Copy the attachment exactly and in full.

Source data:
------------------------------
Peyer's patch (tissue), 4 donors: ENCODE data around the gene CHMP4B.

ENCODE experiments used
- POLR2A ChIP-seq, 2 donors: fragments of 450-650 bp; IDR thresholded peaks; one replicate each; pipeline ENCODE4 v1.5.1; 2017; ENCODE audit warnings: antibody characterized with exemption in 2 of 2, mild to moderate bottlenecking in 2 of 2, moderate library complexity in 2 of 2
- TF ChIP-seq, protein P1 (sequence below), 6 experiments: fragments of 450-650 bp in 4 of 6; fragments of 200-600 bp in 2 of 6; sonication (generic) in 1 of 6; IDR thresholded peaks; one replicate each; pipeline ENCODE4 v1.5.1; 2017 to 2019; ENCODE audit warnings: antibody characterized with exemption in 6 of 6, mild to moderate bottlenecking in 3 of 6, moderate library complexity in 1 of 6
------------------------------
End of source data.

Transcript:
Peyer's patch (tissue), 4 donors: ENCODE data around the gene CHMP4B.

ENCODE experiments used
- POLR2A ChIP-seq, 2 donors: fragments of 450-650 bp; IDR thresholded peaks; one replicate each; pipeline ENCODE4 v1.5.1; 2017; ENCODE audit warnings: antibody characterized with exemption in 2 of 2, mild to moderate bottlenecking in 2 of 2, moderate library complexity in 2 of 2
- TF ChIP-seq, protein P1 (sequence below), 6 experiments: fragments of 450-650 bp in 4 of 6; fragments of 200-600 bp in 2 of 6; sonication (generic) in 1 of 6; IDR thresholded peaks; one replicate each; pipeline ENCODE4 v1.5.1; 2017 to 2019; ENCODE audit warnings: antibody characterized with exemption in 6 of 6, mild to moderate bottlenecking in 3 of 6, moderate library complexity in 1 of 6